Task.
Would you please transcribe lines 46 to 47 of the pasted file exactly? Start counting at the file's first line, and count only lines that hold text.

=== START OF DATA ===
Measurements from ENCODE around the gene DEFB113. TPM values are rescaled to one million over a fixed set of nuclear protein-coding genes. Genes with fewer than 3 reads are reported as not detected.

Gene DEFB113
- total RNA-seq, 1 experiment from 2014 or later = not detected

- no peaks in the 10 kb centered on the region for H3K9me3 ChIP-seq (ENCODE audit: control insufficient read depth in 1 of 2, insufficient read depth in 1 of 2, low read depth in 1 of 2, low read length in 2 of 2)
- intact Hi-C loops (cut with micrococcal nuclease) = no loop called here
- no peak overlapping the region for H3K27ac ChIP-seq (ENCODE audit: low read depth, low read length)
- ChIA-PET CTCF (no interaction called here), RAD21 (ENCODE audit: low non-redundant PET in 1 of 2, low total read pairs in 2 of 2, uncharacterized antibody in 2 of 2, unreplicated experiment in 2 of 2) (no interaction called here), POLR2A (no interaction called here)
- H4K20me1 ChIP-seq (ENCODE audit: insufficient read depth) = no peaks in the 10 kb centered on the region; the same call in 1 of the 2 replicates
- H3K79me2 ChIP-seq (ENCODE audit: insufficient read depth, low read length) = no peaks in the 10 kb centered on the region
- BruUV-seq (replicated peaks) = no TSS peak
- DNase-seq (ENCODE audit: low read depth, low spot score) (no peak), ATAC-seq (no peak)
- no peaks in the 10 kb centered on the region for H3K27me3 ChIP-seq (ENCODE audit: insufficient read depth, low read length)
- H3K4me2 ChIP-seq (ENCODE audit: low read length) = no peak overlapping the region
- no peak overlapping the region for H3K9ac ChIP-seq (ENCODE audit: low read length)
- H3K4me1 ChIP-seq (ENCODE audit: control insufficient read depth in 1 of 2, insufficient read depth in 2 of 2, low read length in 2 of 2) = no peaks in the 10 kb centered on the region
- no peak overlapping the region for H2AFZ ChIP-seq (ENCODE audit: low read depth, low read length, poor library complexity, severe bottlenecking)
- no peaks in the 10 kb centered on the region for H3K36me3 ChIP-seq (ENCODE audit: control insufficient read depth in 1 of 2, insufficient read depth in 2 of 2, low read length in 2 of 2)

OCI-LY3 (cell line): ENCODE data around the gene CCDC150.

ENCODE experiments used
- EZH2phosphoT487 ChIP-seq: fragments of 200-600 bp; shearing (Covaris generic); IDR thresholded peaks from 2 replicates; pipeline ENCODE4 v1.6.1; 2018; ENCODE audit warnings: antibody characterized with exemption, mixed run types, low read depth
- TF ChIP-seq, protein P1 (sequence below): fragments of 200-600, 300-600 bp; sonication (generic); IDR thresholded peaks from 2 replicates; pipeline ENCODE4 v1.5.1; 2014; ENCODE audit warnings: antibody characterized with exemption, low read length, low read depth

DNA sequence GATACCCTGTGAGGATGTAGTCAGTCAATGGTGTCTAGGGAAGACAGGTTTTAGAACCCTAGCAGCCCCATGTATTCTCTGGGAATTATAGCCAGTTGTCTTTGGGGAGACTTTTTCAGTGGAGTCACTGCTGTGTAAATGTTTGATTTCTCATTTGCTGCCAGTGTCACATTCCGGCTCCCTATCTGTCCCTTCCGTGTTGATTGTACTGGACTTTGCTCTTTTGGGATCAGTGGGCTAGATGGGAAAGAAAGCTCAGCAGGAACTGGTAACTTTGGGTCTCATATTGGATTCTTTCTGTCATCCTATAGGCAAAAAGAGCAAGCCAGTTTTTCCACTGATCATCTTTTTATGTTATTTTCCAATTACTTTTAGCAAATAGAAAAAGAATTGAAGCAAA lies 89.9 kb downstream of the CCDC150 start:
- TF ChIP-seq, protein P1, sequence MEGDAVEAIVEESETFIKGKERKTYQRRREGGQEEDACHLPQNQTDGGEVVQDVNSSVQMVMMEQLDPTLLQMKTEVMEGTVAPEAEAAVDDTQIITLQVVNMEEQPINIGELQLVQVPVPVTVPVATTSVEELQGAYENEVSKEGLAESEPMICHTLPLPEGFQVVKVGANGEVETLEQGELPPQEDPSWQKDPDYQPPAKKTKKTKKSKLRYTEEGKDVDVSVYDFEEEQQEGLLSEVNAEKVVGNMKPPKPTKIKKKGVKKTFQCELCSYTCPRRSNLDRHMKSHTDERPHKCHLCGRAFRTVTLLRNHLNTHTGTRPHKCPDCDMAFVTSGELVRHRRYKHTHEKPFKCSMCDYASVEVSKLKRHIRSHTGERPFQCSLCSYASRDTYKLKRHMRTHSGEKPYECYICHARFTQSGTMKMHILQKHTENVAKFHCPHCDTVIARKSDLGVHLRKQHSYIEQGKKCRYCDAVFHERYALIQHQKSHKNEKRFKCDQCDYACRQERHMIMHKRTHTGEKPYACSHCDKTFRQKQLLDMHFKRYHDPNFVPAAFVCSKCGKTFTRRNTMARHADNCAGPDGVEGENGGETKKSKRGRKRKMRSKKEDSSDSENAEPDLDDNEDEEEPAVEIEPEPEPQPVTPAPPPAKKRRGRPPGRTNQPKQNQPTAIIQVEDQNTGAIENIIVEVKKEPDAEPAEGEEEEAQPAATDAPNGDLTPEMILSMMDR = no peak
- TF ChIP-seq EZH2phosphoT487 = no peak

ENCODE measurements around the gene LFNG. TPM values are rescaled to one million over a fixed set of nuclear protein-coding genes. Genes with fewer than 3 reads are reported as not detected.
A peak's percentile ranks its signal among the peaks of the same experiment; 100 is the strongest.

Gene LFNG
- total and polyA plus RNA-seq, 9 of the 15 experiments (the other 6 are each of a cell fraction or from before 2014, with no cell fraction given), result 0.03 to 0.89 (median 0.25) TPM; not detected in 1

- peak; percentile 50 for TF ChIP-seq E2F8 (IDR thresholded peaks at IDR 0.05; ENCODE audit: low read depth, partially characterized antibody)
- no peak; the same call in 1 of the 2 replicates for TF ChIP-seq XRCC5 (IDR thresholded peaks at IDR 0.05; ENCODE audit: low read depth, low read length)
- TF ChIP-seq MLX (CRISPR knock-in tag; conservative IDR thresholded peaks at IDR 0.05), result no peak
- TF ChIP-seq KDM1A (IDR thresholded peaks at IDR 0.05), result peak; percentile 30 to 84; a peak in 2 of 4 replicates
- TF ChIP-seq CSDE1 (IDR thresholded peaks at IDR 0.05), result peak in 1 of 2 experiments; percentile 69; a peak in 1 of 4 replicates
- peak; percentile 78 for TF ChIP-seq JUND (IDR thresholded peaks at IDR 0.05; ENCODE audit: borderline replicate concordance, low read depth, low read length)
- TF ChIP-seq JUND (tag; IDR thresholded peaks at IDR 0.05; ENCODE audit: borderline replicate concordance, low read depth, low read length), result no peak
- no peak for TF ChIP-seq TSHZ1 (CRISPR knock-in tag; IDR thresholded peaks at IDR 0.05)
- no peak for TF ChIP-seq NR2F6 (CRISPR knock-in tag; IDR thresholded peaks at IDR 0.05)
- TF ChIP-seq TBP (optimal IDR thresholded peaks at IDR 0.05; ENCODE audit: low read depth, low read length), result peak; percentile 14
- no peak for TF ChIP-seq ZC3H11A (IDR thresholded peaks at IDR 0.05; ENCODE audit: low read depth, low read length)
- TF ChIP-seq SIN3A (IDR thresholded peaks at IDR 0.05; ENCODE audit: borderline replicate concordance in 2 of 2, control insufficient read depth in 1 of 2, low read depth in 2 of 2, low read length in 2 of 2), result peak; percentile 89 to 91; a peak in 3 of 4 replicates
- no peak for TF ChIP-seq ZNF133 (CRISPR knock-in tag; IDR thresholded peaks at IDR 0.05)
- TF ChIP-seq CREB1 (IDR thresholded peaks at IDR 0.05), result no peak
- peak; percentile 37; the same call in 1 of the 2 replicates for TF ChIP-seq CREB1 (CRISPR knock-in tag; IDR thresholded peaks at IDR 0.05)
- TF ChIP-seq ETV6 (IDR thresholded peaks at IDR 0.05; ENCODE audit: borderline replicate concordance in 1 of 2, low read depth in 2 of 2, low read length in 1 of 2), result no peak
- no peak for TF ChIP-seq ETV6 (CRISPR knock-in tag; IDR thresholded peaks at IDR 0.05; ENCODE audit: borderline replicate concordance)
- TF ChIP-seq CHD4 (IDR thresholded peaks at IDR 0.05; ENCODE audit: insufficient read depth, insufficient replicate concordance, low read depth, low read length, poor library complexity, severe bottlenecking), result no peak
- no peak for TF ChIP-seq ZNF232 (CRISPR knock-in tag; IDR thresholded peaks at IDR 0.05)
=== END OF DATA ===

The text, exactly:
- TF ChIP-seq CHD4 (IDR thresholded peaks at IDR 0.05; ENCODE audit: insufficient read depth, insufficient replicate concordance, low read depth, low read length, poor library complexity, severe bottlenecking), result no peak
- no peak for TF ChIP-seq ZNF232 (CRISPR knock-in tag; IDR thresholded peaks at IDR 0.05)